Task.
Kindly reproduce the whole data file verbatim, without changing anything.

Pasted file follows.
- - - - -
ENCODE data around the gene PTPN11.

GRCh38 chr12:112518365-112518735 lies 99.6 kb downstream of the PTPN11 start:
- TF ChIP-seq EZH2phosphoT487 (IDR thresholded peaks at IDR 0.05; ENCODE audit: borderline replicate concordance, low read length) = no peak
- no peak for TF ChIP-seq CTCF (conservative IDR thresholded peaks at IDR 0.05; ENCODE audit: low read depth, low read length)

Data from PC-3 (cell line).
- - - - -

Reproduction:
ENCODE data around the gene PTPN11.

GRCh38 chr12:112518365-112518735 lies 99.6 kb downstream of the PTPN11 start:
- TF ChIP-seq EZH2phosphoT487 (IDR thresholded peaks at IDR 0.05; ENCODE audit: borderline replicate concordance, low read length) = no peak
- no peak for TF ChIP-seq CTCF (conservative IDR thresholded peaks at IDR 0.05; ENCODE audit: low read depth, low read length)

Data from PC-3 (cell line).